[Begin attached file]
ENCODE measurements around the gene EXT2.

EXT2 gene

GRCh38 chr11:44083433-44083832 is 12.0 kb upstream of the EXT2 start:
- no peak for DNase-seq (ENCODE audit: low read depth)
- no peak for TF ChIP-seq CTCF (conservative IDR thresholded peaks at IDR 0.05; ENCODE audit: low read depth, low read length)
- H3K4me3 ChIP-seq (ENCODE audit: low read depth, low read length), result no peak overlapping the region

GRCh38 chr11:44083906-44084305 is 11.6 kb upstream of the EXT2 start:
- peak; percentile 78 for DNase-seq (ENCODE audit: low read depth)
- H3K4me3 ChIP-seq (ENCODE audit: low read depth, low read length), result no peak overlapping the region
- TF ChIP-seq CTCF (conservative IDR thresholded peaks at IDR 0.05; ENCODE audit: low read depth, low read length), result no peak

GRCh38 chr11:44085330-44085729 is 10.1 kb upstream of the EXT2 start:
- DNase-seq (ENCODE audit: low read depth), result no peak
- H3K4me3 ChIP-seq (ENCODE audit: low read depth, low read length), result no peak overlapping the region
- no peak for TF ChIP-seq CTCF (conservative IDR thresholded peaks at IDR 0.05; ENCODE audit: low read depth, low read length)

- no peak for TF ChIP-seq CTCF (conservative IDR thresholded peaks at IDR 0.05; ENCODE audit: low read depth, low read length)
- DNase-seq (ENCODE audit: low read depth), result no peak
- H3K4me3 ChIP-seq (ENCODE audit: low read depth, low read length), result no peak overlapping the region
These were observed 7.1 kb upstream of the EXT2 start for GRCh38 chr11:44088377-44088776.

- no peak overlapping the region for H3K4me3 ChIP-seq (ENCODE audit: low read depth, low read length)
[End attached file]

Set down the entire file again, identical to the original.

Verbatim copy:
ENCODE measurements around the gene EXT2.

EXT2 gene

GRCh38 chr11:44083433-44083832 is 12.0 kb upstream of the EXT2 start:
- no peak for DNase-seq (ENCODE audit: low read depth)
- no peak for TF ChIP-seq CTCF (conservative IDR thresholded peaks at IDR 0.05; ENCODE audit: low read depth, low read length)
- H3K4me3 ChIP-seq (ENCODE audit: low read depth, low read length), result no peak overlapping the region

GRCh38 chr11:44083906-44084305 is 11.6 kb upstream of the EXT2 start:
- peak; percentile 78 for DNase-seq (ENCODE audit: low read depth)
- H3K4me3 ChIP-seq (ENCODE audit: low read depth, low read length), result no peak overlapping the region
- TF ChIP-seq CTCF (conservative IDR thresholded peaks at IDR 0.05; ENCODE audit: low read depth, low read length), result no peak

GRCh38 chr11:44085330-44085729 is 10.1 kb upstream of the EXT2 start:
- DNase-seq (ENCODE audit: low read depth), result no peak
- H3K4me3 ChIP-seq (ENCODE audit: low read depth, low read length), result no peak overlapping the region
- no peak for TF ChIP-seq CTCF (conservative IDR thresholded peaks at IDR 0.05; ENCODE audit: low read depth, low read length)

- no peak for TF ChIP-seq CTCF (conservative IDR thresholded peaks at IDR 0.05; ENCODE audit: low read depth, low read length)
- DNase-seq (ENCODE audit: low read depth), result no peak
- H3K4me3 ChIP-seq (ENCODE audit: low read depth, low read length), result no peak overlapping the region
These were observed 7.1 kb upstream of the EXT2 start for GRCh38 chr11:44088377-44088776.

- no peak overlapping the region for H3K4me3 ChIP-seq (ENCODE audit: low read depth, low read length)